Potassium Chloride In Pet Food

What Is Potassium Chloride?

Potassium Chloride is an organic compound composed of Potassium and Chlorine. Similar to other salts, Potassium Chloride is an odorless and colorless substance that is very similar to table salt (Sodium Chloride).

Potassium Chloride is used heavily throughout the world in industrial processes, including as a component of fertilizer and in some petroleum and gas operations.

However, Potassium Chloride is also heavily utilized in animal feed, especially in dairy cattle, where higher levels of Potassium have been shown to increase milk production.

However, you likely aren’t here to learn about the benefits of Potassium for cows but instead, you’ve discovered that trace amounts of Potassium Chloride are present in the ingredient list of your pet’s food.

Potassium Chloride

Why Is Potassium Chloride In Pet Food?

Potassium Chloride is present in pet food recipes to provide the mineral Potassium to a dog or cat’s diet.

Potassium is an important mineral for several bodily functions and processes, including the maintenance, repair, and growth of muscles, regulating metabolism, and healthy neural function.

There are several ingredients that are typically used in pet food recipes that contain naturally high levels of potassium, such as Peas, Sweet Potatoes, Lentils, and Pumpkin.

Potassium can also be found in higher levels in some fish ingredients like Tuna, Cod, Trout, and others. However, outside of Tuna, these fish ingredients are not commonly seen in pet food.

Despite higher Potassium levels in some pet food ingredients, there are some pet food recipes that either do not contain these ingredients or do not contain enough of them.

As a consequence, the levels of potassium must be supplemented to reach appropriate levels.

Is Potassium Chloride Bad For Pets?

Given the tiny quantities of Potassium Chloride used in pet food recipes, it is unlikely to have any noticeable adverse effects on dogs or cats.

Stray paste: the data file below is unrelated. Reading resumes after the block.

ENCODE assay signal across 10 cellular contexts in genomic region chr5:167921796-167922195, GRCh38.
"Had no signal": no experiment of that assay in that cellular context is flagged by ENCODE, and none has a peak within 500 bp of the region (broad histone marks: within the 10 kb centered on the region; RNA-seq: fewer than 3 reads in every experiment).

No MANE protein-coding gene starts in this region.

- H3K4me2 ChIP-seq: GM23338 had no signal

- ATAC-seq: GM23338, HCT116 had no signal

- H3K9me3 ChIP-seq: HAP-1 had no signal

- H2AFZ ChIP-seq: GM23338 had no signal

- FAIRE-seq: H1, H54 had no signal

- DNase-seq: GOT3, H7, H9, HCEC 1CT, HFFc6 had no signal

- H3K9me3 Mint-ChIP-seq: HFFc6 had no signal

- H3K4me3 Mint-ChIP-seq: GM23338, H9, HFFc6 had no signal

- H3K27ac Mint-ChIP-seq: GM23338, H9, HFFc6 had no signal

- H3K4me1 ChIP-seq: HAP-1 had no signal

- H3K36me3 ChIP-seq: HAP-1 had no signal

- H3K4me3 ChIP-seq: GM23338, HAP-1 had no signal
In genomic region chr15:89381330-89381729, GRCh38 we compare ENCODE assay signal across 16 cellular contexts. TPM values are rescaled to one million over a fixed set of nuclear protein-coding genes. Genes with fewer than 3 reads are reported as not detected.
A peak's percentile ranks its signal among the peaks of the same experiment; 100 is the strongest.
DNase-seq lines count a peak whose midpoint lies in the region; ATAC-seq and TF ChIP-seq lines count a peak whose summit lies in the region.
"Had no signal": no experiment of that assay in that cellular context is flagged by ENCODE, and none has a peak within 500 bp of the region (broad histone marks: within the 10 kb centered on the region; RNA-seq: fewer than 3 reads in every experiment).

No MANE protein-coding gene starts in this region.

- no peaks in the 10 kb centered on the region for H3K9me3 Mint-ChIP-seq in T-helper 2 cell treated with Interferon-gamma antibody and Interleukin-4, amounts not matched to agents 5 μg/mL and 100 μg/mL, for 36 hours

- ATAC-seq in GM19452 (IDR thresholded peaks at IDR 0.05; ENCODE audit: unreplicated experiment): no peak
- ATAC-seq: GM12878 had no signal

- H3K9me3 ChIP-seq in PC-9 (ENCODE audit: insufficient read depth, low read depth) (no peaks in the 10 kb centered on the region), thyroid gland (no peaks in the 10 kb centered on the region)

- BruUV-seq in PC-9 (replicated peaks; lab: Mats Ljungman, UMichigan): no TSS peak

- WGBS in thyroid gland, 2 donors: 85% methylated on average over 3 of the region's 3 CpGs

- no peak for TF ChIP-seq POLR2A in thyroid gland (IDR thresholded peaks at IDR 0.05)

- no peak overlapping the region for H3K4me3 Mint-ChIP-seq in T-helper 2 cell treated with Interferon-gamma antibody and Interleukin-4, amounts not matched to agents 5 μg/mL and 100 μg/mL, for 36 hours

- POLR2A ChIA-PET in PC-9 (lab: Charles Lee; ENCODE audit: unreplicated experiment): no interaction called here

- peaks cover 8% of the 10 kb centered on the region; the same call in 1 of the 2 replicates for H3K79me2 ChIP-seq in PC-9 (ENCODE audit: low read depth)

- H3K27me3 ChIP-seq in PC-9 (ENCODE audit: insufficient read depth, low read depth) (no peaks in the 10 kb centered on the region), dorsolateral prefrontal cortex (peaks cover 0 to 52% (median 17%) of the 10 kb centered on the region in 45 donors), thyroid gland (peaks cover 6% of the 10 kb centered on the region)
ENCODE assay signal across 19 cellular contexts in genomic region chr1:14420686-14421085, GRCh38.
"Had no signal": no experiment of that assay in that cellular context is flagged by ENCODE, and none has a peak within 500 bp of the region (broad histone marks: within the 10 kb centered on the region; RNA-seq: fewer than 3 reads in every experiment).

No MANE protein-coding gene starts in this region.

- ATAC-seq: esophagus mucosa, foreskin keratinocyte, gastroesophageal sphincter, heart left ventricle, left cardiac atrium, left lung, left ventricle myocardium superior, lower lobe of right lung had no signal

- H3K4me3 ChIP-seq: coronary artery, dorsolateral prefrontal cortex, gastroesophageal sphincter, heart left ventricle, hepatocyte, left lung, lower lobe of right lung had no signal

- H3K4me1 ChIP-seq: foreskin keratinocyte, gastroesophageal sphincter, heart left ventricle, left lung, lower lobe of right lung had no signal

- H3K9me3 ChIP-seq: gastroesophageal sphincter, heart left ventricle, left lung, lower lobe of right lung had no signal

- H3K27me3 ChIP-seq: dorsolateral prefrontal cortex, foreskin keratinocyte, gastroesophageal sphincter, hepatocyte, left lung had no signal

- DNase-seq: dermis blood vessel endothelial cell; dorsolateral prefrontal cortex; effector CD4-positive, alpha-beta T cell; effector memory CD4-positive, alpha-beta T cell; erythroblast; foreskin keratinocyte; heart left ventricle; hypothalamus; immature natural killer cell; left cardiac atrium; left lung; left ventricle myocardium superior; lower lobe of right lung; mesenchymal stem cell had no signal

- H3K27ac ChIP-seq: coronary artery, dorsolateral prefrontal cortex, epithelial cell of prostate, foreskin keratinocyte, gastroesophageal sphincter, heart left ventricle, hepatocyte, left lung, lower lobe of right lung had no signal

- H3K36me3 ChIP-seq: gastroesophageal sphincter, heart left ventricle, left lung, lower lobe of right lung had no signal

In fact, for some dogs and cats, this added Potassium could actually have beneficial properties that may be noticeable after sustained consumption.

However, if somehow a dog or cat were to consume a very large portion of Potassium Chloride or consume high levels over a sustained period, there could be some noticeable adverse effects.

This could include symptoms such as tiredness or weakness, nausea, vomiting, and trouble breathing, among others.

Unlike some other minerals or additives to pet food recipes, we can’t find any evidence or studies showing adverse effects from small doses of Potassium Chloride.

Pet Food Brands That Use Potassium Chloride

Based on our research, Potassium Chloride is used heavily throughout the pet food industry, including by some of the biggest pet food brands.

Some well-known examples that you may be familiar with include Purina Pro Plan, Iams, Hill’s Science Diet, American Journey, Diamond, Blue Buffalo, Victor, Nutro, Wellness, and Royal Canin.

The inclusion of all three of the “big three” pet food brands (Purina, Hill’s, and Royal Canin) is notable and shows the true scale of the use of Potassium Chloride.

If that wasn’t enough, while researching ingredient use in dog food recipes, we found that 93 of the top 100 most popular dry dog food recipes on Chewy.com contained Potassium Chloride.

Given that some of these 100 top recipes are veterinary recipes with limited ingredients, this widespread use of Potassium Chloride is almost universal with popular dog food brands.

You can see an example of its use in a dry dog food recipe below, which is the ingredient list of Diamond Natural’s Skin & Coat Formula.

Potassium Chloride Ingredient List Diamond Naturals

As you can see, Potassium Chloride is present in this recipe is at slightly higher levels than others and is one of the most abundant minerals behind Dicalcium Phosphate and Salt.

While we do not recommend doing so, if you are looking to avoid feeding your pet’s food with Potassium Chloride, we recommend carefully studying the ingredient list of any recipe you are considering to see if it is present.

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